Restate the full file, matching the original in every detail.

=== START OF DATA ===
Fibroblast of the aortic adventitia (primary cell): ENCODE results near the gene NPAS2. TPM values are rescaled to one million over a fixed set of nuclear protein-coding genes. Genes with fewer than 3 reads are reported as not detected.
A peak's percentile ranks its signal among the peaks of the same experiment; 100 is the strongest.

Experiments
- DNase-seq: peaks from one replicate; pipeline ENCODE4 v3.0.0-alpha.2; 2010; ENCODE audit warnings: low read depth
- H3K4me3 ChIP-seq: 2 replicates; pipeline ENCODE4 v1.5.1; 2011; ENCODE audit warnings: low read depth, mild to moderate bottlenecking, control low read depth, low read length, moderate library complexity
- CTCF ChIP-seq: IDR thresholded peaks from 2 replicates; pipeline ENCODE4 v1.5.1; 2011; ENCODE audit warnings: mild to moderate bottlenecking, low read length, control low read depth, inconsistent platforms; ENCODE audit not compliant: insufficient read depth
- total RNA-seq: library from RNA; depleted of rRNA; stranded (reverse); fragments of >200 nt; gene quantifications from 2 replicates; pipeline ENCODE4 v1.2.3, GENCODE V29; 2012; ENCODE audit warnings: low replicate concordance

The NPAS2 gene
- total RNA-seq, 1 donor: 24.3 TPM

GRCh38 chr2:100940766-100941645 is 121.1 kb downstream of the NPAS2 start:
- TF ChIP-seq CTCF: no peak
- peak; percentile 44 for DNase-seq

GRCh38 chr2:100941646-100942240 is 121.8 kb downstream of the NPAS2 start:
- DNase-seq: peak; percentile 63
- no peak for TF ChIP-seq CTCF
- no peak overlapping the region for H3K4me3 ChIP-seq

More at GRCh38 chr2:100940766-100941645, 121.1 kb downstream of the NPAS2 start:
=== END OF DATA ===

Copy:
Fibroblast of the aortic adventitia (primary cell): ENCODE results near the gene NPAS2. TPM values are rescaled to one million over a fixed set of nuclear protein-coding genes. Genes with fewer than 3 reads are reported as not detected.
A peak's percentile ranks its signal among the peaks of the same experiment; 100 is the strongest.

Experiments
- DNase-seq: peaks from one replicate; pipeline ENCODE4 v3.0.0-alpha.2; 2010; ENCODE audit warnings: low read depth
- H3K4me3 ChIP-seq: 2 replicates; pipeline ENCODE4 v1.5.1; 2011; ENCODE audit warnings: low read depth, mild to moderate bottlenecking, control low read depth, low read length, moderate library complexity
- CTCF ChIP-seq: IDR thresholded peaks from 2 replicates; pipeline ENCODE4 v1.5.1; 2011; ENCODE audit warnings: mild to moderate bottlenecking, low read length, control low read depth, inconsistent platforms; ENCODE audit not compliant: insufficient read depth
- total RNA-seq: library from RNA; depleted of rRNA; stranded (reverse); fragments of >200 nt; gene quantifications from 2 replicates; pipeline ENCODE4 v1.2.3, GENCODE V29; 2012; ENCODE audit warnings: low replicate concordance

The NPAS2 gene
- total RNA-seq, 1 donor: 24.3 TPM

GRCh38 chr2:100940766-100941645 is 121.1 kb downstream of the NPAS2 start:
- TF ChIP-seq CTCF: no peak
- peak; percentile 44 for DNase-seq

GRCh38 chr2:100941646-100942240 is 121.8 kb downstream of the NPAS2 start:
- DNase-seq: peak; percentile 63
- no peak for TF ChIP-seq CTCF
- no peak overlapping the region for H3K4me3 ChIP-seq

More at GRCh38 chr2:100940766-100941645, 121.1 kb downstream of the NPAS2 start: